MichS

Untreated stress - source of relapse?

6 posts in this topic

Hi! I've recently discovered the 'anticancer services' of Ukrainian psycho-oncologist Vladislav Matrenitsky M.D., Ph.D. He claims that cancer is psychosomatic illness which develops as a result of irresolvable psychic traumas, intrapersonal conflicts or other severe stresses turned into chronic state. This leads to emerging of a 'psychogenic oncodominant' in mind, discovered by scientists from the Siberian Branch of the Russian Academy of Medical Sciences.
I quote:

"This dominant firmly holds the place of the purpose of life dominant, and forms deep deformations of the psychosomatic system.
Thus, the “mental neoplasm”, the oncological dominant, entails a somatic neoplasm – cancer.
The psychogenic oncodominant, according to Russian scientists, usually does not disappear during the traditional, somatically oriented treatment. When “familiar” psychotraumatic stimuli appear, which often happens when the patient returns to his/her old way of life, the oncodominant can be reactivated. This leads to a recurrence of tumor growth.

Consequently, successful treatment of oncological diseases is impossible without the psychotherapeutic elimination of the oncodominant."

Any ideas if it worth to try?

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Hi Mich,

Just my opinion, but this sounds like another version of blaming us for our illness. I  think that our state of mind can affect our quality of life in recovery, and that stress reduction, prayer (ours and others), positive thoughts, visualization, etc, can be helpful for some of us.  But I distrust someone who treats cancer as a psychosomatic illness that requires psychotherapy for "successful treatment".  And I note that this person appears to be selling a particular brand of psychotherapy. I'm not buying!

Bridget

Julie in SoCal and Judy M. like this

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Yes, this sounds like another version of blame the patient or maybe a more "sophisticated version" of sell healing to the vulnerable.

Maybe I'm more sensitive to this than others, but I hate it when people hear I have lung cancer and then ask if I smoked. Now I get the connection, but why would anyone ask.  We wouldn't ask a breast cancer patient if they nursed their babies! How is it socially ok to ask if I smoked? Because if I smoked then in the mind of the theoretical asker, I could be blamed for my lung cancer and if I sun bathed, I can be blamed for my melanoma. And since the asker theoretically didn't do these things, he or she will be ok. Yes this is dog wash.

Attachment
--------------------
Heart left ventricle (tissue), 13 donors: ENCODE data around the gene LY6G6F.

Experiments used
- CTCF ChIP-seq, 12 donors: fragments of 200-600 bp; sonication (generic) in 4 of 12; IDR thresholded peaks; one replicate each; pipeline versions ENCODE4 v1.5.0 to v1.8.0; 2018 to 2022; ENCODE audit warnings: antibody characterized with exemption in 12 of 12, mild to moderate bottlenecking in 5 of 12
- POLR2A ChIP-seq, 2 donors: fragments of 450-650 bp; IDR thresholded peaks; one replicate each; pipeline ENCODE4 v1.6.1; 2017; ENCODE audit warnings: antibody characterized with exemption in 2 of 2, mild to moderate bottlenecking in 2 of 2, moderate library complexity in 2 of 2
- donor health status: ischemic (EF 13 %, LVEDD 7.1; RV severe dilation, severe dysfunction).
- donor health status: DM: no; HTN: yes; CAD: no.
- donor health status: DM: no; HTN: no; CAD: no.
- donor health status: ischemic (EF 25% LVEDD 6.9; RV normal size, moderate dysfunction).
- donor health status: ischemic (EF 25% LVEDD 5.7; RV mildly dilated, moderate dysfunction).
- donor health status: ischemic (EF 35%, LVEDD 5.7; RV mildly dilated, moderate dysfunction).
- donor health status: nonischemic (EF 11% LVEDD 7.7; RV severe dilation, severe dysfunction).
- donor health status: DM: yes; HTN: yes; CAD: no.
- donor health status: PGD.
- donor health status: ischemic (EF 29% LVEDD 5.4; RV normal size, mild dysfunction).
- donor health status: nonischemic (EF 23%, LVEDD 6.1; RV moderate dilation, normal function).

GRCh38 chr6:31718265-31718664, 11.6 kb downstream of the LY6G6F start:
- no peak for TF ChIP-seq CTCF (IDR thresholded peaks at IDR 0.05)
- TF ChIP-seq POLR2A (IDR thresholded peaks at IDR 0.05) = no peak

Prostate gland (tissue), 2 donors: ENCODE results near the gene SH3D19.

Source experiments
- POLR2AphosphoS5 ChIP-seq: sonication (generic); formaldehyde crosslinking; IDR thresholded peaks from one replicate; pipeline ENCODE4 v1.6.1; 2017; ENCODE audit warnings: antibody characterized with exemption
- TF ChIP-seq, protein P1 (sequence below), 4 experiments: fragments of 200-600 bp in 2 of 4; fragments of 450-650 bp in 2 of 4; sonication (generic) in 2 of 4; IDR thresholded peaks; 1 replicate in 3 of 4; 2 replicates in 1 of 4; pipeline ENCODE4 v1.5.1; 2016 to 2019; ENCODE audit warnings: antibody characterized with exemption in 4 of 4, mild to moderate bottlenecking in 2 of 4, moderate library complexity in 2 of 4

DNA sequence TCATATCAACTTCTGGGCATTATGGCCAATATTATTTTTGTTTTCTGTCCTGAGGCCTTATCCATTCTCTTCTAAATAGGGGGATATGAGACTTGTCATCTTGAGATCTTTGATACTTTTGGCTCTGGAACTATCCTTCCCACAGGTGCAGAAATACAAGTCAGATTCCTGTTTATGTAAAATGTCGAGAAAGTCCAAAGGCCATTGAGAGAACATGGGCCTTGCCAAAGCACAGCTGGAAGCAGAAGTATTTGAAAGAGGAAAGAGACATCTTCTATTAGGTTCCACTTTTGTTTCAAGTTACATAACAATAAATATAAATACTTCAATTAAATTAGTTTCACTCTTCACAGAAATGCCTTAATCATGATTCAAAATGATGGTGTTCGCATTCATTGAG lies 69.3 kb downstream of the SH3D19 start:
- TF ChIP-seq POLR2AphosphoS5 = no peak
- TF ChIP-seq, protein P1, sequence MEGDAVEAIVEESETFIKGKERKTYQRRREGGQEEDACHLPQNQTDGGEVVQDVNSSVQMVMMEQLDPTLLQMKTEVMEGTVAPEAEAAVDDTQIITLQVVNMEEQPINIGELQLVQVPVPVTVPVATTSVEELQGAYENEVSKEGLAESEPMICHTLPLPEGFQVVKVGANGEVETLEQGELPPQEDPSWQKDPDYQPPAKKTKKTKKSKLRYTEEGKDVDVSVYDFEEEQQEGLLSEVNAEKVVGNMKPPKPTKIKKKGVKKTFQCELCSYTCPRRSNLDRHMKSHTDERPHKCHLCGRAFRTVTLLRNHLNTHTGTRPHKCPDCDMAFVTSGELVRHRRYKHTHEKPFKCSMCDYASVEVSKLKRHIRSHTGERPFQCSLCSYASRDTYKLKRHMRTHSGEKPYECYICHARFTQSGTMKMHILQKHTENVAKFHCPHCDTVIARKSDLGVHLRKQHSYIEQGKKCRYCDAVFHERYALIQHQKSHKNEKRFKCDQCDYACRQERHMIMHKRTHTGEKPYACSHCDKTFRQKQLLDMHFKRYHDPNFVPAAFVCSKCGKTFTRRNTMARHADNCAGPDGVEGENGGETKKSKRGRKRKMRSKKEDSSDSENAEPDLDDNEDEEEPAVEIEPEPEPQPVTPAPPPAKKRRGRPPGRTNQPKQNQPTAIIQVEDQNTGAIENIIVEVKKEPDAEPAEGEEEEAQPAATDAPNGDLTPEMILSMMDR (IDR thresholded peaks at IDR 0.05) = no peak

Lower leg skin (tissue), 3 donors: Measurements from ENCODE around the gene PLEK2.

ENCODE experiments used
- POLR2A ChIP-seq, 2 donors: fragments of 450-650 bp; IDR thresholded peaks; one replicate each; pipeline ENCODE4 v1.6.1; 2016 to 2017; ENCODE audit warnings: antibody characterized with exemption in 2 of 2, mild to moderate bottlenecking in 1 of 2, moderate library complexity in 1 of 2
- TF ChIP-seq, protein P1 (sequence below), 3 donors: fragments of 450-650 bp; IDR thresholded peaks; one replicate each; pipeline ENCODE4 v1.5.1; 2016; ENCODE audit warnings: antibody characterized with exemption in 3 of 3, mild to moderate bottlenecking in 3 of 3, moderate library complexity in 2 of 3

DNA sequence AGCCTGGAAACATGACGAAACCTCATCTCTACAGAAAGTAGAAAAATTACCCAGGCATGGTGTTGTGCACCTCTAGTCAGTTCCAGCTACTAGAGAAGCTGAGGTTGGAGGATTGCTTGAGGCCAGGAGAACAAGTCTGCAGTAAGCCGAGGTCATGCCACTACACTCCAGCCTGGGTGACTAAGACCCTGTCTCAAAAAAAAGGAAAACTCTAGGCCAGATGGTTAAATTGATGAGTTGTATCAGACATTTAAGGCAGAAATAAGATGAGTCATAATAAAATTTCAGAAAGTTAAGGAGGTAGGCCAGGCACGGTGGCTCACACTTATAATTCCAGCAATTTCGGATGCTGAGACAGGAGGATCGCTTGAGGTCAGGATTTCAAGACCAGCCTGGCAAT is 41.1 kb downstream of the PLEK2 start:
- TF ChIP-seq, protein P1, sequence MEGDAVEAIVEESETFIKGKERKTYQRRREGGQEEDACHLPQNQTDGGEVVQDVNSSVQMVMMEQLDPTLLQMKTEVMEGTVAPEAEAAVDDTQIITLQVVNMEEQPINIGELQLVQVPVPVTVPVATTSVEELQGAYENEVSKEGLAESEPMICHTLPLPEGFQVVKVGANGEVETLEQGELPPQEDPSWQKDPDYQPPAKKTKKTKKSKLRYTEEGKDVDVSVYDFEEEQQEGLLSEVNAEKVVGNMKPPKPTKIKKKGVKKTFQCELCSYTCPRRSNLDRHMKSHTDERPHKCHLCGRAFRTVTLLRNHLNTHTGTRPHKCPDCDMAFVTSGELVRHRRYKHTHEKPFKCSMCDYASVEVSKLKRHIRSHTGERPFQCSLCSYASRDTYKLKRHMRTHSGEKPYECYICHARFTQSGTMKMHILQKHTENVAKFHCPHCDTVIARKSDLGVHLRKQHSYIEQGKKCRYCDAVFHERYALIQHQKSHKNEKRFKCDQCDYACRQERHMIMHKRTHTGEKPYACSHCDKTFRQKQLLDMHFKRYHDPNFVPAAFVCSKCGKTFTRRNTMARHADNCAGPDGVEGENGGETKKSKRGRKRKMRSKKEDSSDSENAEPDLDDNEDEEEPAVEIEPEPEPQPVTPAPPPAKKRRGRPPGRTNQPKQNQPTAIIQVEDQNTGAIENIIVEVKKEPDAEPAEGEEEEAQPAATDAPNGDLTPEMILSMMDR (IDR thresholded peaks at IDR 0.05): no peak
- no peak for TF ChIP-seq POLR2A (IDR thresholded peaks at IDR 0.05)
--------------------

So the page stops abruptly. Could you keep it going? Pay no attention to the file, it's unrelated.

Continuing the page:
So, with Respect to Mitch the above poster, what do you intend with your post? Are you selling us healing? Blaming us for our illness? What's your connection with cancer? Are you free of psychotraumaic stimuli?  Or are you posting a service?

And by the way, no, I didn't smoke or sun bathe!

Julie

 

Judy M. likes this

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Mich,

If "successful treatment of oncological diseases is impossible without the psychotherapeutic elimination of the oncodominant", and I didn't have psychotherapeutic elimination, how do you explain my successful treatment.

Impossible has a specific and clear meaning.  No scientist or physician, Russian or otherwise, would use the word impossible in that context.  Therefore, I conclude Vladislav Matrenitsky M.D., Ph.D is not credible.

Stay the course.

Tom

Julie in SoCal likes this

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Hi there

To me the topic sounds very much in line with ideas of Simontons, Siegel, Leshan etc. Actually, I was looking for somebody who develops their ideas and found this Dr. Just wanted to hear if somebody tried this kind of service.

Michael

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Julie
And I nursed 2 of my 4 children and still got breast cancer. This and no family history was why I really never worried about that. And I can affirm that breast cancer patients get a lot more public support than lung cancer patients having walked in both of those shoes. I don't believe stress causes relapse, but we do all feel better without it. But easier said than done in the situation.

Sent from my SM-J100VPP using Tapatalk

Julie in SoCal likes this

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